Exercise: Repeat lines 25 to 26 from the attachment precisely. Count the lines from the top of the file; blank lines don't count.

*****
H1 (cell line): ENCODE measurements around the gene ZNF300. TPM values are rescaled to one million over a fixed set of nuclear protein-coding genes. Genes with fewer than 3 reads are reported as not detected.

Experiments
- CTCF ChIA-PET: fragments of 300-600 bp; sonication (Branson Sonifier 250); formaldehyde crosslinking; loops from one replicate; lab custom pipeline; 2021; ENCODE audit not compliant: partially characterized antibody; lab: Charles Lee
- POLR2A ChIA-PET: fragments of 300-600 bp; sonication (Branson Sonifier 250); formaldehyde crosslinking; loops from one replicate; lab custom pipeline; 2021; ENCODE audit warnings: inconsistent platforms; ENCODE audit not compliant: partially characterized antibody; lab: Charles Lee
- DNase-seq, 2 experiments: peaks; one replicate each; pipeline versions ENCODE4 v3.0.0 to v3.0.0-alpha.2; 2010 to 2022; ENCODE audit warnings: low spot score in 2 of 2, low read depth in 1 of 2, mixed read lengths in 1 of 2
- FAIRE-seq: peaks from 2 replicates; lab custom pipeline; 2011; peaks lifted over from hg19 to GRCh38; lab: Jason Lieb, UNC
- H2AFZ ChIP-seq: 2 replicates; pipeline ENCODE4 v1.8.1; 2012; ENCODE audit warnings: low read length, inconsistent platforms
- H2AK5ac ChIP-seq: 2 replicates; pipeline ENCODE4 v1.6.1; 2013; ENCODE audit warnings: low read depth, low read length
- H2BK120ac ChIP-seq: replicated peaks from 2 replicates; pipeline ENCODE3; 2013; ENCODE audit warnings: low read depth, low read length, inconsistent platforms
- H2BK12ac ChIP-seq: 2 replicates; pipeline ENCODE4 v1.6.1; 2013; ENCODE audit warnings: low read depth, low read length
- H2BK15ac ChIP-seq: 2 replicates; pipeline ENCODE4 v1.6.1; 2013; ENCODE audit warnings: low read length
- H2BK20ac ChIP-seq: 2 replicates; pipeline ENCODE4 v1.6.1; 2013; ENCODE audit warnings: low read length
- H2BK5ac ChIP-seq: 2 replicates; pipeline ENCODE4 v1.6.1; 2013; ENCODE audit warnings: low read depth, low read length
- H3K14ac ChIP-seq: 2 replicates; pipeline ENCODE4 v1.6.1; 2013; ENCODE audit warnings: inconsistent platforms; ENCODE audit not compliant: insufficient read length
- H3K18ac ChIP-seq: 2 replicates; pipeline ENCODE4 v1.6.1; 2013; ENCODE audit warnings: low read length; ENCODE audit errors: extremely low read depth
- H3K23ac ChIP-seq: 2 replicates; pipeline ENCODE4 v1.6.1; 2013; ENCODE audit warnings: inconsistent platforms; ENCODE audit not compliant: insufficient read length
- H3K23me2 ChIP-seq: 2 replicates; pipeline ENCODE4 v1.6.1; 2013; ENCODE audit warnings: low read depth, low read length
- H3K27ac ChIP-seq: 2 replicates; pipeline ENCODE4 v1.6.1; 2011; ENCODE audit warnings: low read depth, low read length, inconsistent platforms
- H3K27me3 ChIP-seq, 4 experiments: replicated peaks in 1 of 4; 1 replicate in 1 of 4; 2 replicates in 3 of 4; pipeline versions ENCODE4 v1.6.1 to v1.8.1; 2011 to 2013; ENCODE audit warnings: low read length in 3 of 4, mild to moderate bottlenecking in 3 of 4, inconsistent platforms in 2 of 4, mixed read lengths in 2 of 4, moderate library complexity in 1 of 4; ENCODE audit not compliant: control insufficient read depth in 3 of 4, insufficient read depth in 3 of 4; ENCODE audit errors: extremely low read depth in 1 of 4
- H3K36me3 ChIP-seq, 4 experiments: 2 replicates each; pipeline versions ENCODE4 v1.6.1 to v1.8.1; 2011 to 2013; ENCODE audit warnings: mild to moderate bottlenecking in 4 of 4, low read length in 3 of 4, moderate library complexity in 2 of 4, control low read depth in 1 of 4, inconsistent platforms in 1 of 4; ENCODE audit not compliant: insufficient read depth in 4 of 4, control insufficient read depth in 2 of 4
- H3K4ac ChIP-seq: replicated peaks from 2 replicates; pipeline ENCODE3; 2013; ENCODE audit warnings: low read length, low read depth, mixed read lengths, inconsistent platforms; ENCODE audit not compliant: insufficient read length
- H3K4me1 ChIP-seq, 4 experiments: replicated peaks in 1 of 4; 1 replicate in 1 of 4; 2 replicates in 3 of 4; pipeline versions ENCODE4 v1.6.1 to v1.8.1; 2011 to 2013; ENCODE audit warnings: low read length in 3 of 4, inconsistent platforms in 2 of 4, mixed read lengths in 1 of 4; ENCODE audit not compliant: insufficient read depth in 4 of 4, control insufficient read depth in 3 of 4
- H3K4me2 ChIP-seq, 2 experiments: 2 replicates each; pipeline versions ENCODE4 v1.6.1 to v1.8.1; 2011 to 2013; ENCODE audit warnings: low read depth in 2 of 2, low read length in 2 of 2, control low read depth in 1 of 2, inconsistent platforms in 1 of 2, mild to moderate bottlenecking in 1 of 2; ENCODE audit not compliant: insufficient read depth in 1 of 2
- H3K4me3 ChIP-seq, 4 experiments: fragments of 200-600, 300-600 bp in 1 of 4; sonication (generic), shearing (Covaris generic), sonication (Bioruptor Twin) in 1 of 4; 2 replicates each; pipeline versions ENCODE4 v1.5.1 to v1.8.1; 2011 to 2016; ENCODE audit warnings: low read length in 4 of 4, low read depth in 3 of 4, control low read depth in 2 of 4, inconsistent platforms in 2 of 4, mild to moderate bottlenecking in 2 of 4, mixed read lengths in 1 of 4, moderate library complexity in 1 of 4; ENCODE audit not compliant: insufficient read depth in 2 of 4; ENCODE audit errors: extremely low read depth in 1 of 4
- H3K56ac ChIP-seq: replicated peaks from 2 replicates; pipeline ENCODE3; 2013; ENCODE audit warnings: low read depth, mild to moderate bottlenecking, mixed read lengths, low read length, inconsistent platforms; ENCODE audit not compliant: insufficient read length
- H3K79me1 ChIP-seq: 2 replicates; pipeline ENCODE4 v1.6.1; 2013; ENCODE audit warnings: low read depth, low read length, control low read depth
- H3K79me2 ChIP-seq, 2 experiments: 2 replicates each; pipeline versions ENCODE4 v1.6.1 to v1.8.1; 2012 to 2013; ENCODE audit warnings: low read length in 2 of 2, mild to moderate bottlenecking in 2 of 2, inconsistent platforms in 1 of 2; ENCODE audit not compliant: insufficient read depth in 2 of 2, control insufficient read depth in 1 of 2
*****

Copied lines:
- H3K56ac ChIP-seq: replicated peaks from 2 replicates; pipeline ENCODE3; 2013; ENCODE audit warnings: low read depth, mild to moderate bottlenecking, mixed read lengths, low read length, inconsistent platforms; ENCODE audit not compliant: insufficient read length
- H3K79me1 ChIP-seq: 2 replicates; pipeline ENCODE4 v1.6.1; 2013; ENCODE audit warnings: low read depth, low read length, control low read depth